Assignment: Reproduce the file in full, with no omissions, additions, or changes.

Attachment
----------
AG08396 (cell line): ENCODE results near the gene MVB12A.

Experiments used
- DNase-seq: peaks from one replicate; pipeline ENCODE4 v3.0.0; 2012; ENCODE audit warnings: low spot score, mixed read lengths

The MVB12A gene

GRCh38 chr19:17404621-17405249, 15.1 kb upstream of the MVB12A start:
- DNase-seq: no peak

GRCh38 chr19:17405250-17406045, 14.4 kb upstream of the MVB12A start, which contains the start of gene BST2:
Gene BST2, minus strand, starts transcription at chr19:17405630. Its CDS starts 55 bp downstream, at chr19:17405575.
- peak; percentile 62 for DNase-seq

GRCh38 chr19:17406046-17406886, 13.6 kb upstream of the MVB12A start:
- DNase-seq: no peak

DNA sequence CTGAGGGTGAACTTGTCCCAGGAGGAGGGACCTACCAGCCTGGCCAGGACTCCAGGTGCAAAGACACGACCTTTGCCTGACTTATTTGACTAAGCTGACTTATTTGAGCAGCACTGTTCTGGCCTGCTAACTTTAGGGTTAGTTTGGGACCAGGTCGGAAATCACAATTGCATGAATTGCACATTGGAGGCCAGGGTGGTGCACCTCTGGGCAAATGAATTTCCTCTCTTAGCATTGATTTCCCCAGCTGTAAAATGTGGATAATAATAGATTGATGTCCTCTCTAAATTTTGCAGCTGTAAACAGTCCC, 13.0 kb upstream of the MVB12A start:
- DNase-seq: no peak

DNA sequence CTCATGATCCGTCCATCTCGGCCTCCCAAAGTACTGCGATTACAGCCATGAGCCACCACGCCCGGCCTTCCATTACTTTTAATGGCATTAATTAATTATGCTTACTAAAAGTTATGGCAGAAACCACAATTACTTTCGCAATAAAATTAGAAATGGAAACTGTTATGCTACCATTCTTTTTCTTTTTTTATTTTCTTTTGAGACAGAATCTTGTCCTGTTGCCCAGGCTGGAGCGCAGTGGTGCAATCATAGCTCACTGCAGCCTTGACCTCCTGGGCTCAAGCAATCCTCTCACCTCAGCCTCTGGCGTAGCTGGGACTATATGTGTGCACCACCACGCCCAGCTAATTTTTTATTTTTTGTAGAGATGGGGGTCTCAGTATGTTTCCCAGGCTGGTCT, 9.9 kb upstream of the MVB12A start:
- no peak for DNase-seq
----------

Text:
AG08396 (cell line): ENCODE results near the gene MVB12A.

Experiments used
- DNase-seq: peaks from one replicate; pipeline ENCODE4 v3.0.0; 2012; ENCODE audit warnings: low spot score, mixed read lengths

The MVB12A gene

GRCh38 chr19:17404621-17405249, 15.1 kb upstream of the MVB12A start:
- DNase-seq: no peak

GRCh38 chr19:17405250-17406045, 14.4 kb upstream of the MVB12A start, which contains the start of gene BST2:
Gene BST2, minus strand, starts transcription at chr19:17405630. Its CDS starts 55 bp downstream, at chr19:17405575.
- peak; percentile 62 for DNase-seq

GRCh38 chr19:17406046-17406886, 13.6 kb upstream of the MVB12A start:
- DNase-seq: no peak

DNA sequence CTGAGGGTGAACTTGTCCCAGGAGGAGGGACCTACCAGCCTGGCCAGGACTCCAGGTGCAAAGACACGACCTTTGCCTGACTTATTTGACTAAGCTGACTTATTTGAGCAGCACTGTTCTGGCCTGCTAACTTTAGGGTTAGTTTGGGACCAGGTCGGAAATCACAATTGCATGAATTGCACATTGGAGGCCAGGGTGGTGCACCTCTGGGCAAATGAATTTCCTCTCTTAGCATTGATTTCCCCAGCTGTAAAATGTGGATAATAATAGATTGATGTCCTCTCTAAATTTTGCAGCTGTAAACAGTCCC, 13.0 kb upstream of the MVB12A start:
- DNase-seq: no peak

DNA sequence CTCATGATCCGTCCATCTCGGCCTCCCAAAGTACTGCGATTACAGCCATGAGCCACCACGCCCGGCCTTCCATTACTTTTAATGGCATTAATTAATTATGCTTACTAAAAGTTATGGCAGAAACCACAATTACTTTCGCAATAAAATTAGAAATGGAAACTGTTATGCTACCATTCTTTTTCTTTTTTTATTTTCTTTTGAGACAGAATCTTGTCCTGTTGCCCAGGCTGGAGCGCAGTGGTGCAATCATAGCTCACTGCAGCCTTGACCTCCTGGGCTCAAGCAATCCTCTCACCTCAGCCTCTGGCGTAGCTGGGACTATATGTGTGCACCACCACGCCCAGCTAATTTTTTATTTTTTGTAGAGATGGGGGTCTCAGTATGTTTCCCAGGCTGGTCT, 9.9 kb upstream of the MVB12A start:
- no peak for DNase-seq